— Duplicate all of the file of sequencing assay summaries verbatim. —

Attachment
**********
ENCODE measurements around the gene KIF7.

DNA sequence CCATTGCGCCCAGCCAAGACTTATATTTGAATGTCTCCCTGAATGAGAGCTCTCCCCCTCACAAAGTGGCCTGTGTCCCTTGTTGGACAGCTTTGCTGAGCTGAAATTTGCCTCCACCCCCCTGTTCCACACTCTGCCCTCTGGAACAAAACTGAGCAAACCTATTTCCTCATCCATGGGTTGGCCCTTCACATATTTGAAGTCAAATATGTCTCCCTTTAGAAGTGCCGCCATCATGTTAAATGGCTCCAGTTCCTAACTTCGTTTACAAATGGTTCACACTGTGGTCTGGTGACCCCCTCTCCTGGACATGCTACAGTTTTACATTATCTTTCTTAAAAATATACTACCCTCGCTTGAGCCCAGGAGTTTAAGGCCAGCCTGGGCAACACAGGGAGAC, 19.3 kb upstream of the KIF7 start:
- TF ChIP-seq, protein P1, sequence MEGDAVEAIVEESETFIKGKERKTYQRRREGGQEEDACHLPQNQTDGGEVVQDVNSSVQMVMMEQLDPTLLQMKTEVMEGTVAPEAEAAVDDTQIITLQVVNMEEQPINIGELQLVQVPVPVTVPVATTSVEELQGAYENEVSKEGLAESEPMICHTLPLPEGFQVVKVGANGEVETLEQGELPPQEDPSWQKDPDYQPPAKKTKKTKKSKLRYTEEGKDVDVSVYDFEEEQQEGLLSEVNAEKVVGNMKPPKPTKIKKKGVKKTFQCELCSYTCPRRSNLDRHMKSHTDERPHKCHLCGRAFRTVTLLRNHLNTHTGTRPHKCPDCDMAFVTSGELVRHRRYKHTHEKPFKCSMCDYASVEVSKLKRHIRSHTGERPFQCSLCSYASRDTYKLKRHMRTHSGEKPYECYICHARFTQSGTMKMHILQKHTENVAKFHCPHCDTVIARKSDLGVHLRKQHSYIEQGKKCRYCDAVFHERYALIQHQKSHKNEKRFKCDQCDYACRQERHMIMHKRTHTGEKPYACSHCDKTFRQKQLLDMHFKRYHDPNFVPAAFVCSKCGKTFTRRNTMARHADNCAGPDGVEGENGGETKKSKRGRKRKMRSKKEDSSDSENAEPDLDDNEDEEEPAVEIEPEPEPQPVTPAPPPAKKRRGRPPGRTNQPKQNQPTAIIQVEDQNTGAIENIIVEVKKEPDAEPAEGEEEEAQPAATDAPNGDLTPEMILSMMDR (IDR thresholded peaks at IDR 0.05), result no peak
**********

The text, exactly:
ENCODE measurements around the gene KIF7.

DNA sequence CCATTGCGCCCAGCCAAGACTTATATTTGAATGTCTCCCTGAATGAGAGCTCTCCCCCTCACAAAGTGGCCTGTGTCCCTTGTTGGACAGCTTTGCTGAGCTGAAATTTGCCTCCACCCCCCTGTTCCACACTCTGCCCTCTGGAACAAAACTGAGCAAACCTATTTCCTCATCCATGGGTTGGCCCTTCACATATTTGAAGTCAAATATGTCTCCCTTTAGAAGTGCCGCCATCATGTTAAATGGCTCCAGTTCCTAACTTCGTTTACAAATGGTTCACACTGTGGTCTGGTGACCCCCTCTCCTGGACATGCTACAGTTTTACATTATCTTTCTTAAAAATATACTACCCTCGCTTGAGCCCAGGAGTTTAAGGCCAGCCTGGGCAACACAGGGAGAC, 19.3 kb upstream of the KIF7 start:
- TF ChIP-seq, protein P1, sequence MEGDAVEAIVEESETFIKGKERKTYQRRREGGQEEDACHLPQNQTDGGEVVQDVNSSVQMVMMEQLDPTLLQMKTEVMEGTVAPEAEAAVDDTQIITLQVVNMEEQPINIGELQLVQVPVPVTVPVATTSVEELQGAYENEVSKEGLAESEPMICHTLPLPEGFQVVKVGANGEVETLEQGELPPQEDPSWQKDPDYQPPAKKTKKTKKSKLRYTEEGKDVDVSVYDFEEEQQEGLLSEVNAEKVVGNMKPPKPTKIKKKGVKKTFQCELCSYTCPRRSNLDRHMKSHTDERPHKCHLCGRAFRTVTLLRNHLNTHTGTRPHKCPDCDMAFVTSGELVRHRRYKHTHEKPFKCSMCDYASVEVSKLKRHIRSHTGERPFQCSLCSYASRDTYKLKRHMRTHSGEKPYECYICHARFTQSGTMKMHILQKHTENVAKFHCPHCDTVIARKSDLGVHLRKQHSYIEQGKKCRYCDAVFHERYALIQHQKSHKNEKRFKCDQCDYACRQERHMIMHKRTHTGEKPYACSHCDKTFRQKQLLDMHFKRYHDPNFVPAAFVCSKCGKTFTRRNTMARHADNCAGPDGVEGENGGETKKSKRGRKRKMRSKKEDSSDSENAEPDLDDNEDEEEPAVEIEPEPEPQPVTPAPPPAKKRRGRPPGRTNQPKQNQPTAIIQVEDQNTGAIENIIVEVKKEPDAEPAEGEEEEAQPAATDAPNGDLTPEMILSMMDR (IDR thresholded peaks at IDR 0.05), result no peak